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Counterterrorism and sanctions

Bank derisking

Bank derisking and financial access barriers can cause significant operational challenges for non-governmental organisations. Bank derisking  occurs when banks refuse to offer services, such as accounts or transfers, to organisations or locations perceived as high risk in order to minimise their own exposure to accusations of facilitating terrorist financing, which could result in fines or other repercussions. 

Cash distribution Iraq

The delays and administrative burdens that non-governmental organisations face as a result of bank derisking can cause challenges to paying staff, contractors, and suppliers. This in turn can lead to delays in program implementation; difficulties in implementing cash programming; and an over-reliance on informal or unregulated cash transfers that can be higher risk such as carrying cash. Local non-governmental organisations can face even greater challenges, as they do not have the capacity to navigate regulatory issues or dedicate resources to compliance.

The role of the Financial Action Task Force

The Financial Action Task Force (FATF) is an inter-governmental body responsible for setting standards and promoting the implementation of legal, regulatory and operational measures to combat terrorist financing. FATF recommendations inform states on how to regulate the financial sector to mitigate terrorist financing risks. FATF recommendations are in theory non-binding, but non-compliance can impede a state’s access to international financial markets. This gives states a very strong incentive to comply. The FATF standards do not always provide clear guidance for implementation, which creates space for misinterpretation, misuse or overcompliance by states and banks.

In 2001, Financial Action Task Force (FATF) issued recommendation 8, which identified non-profit organisations (NPOs – the umbrella term FATF uses to refer to civil society, development, and humanitarian organisations) as ‘particularly vulnerable’ to exploitation for terrorist financing purposes. This increased financial institutions’ reluctance to offer services to NPOs. The recommendation was revised by FATF in 2016, following collective advocacy efforts, and the revision directed governments to undertake a more nuanced risk management-based approach when developing counterterrorism financing measures to avoid the disruption of ‘legitimate non-profit activities’. However, humanitarian organisations still face restrictions in accessing financial services.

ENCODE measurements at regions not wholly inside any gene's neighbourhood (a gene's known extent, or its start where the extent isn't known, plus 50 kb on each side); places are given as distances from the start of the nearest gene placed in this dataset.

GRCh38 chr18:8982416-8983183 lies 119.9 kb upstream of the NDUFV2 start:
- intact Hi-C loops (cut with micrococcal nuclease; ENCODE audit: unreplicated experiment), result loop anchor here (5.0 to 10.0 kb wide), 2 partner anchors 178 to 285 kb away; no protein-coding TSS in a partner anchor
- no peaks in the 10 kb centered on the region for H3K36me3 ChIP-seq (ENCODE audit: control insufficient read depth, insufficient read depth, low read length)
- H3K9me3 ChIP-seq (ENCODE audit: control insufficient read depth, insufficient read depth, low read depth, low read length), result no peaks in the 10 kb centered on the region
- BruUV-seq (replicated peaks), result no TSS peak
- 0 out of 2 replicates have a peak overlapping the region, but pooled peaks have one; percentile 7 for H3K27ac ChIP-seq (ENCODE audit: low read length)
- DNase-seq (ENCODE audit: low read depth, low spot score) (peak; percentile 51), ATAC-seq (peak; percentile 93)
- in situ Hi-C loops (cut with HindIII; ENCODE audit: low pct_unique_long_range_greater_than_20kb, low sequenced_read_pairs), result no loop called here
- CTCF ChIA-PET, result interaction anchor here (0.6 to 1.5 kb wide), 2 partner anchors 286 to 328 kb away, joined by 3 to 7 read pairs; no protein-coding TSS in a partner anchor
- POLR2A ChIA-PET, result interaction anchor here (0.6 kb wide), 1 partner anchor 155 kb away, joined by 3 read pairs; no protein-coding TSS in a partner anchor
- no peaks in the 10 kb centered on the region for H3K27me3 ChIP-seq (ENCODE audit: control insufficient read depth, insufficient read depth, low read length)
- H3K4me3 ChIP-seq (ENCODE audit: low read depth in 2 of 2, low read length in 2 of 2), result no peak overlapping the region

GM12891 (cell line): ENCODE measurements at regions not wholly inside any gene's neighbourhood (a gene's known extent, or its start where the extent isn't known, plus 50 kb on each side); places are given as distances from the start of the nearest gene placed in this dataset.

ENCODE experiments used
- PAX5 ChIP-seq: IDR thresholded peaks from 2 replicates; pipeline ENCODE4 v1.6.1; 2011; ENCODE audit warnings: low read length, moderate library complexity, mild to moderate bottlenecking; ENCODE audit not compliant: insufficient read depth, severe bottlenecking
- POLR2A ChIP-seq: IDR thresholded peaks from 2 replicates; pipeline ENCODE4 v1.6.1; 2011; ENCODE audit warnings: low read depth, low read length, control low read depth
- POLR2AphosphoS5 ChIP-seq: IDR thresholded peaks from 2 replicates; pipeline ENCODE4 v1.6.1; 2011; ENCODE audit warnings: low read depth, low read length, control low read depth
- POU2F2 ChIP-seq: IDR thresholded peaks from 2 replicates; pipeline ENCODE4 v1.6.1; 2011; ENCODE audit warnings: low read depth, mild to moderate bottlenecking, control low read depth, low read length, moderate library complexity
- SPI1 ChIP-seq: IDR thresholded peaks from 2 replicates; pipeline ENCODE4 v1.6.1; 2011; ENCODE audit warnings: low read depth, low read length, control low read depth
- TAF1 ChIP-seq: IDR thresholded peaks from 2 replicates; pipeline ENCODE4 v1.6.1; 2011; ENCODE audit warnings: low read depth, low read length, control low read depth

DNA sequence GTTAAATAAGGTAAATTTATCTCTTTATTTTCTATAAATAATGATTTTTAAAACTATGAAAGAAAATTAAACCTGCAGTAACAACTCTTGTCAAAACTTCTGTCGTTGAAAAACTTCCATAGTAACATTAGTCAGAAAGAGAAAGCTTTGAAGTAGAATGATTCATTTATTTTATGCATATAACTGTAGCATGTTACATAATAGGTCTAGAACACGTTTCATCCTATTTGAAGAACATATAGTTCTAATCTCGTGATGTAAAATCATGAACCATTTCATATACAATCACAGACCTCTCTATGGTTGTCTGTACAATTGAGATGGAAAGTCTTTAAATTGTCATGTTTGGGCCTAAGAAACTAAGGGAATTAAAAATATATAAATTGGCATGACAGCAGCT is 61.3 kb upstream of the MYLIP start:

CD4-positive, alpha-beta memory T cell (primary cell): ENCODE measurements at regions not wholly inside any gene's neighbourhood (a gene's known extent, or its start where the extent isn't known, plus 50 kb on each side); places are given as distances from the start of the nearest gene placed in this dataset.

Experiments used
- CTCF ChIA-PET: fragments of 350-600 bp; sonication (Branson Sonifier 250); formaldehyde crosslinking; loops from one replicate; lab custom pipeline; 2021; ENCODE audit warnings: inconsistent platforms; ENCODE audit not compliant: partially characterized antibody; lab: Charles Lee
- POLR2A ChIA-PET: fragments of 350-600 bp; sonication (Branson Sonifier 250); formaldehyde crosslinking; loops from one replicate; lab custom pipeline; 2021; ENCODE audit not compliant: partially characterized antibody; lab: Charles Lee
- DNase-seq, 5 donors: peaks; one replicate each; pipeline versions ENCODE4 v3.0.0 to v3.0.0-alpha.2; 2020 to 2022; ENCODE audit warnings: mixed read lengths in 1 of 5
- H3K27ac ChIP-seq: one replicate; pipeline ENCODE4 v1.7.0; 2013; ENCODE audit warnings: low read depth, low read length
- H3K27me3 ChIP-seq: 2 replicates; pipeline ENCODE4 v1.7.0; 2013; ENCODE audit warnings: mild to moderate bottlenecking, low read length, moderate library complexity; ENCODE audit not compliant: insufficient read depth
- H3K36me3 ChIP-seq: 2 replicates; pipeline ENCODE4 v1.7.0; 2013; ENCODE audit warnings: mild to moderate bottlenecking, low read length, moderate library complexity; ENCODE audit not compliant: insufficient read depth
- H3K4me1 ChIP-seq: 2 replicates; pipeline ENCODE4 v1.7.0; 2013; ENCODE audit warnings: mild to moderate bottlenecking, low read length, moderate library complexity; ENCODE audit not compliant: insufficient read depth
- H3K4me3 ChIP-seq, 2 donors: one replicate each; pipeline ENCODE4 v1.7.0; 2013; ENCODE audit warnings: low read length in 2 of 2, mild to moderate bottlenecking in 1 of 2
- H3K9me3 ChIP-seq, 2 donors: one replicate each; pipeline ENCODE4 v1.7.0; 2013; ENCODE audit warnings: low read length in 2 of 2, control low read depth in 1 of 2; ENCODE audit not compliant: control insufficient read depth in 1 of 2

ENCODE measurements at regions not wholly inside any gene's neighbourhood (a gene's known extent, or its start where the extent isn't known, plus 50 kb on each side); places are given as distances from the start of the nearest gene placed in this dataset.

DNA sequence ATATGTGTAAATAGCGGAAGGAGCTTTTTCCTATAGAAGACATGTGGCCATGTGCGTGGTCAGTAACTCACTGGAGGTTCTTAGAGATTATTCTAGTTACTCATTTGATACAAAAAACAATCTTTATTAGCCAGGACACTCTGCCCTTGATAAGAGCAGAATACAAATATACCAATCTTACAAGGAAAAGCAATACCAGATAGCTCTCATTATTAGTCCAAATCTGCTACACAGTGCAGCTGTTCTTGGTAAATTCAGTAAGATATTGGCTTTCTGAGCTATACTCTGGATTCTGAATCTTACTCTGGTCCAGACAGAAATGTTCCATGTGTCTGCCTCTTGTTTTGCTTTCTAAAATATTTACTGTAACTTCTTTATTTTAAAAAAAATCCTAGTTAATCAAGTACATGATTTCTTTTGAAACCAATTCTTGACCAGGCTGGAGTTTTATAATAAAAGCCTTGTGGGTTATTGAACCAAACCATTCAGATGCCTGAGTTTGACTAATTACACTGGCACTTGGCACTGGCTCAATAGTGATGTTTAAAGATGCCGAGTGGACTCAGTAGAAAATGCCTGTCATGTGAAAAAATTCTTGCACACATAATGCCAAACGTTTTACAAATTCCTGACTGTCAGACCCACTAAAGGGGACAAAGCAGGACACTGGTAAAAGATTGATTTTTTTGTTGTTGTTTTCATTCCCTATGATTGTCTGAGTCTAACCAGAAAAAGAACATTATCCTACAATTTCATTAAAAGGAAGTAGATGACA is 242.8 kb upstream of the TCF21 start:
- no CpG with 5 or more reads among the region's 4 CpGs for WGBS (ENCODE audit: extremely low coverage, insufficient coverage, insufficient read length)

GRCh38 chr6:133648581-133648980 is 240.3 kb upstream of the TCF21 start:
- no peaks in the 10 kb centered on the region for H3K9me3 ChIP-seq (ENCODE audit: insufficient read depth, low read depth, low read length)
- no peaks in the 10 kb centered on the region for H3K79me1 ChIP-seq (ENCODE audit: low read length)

Solutions to bank derisking

In recent years there have been over 30 initiatives that have sought address the impacts that bank derisking can have on non-governmental organisations. Tri-sector working groups have been established in several countries that facilitate exchange between non-governmental organisations, financial institutions, and governments to share perspectives on derisking challenges and find collective solutions. 

NRC's Dialogue series on solutions to bank derisking 

Between 2022-2023, the Norwegian Refugee Council held a four-part multi stakeholder dialogue series on solutions to bank derisking to identify the potential solutions that can be operationalised. The dialogue was funded by the Directorate-General for European Civil Protection and Humanitarian Aid Operations (ECHO) and the Swiss Federal Department of Foreign Affairs (FDFA). 

ECHO and the Swiss FDFA, brought together experts from the financial sector, humanitarian organisations, governments, academia and the fintech sector to discuss different solutions and best practices. Each dialogue resulted in a collection of recommendations to be operationalised by the different sectors. 

Find out more about the dialogue series here. 

Read the outcome papers of each dialogue below: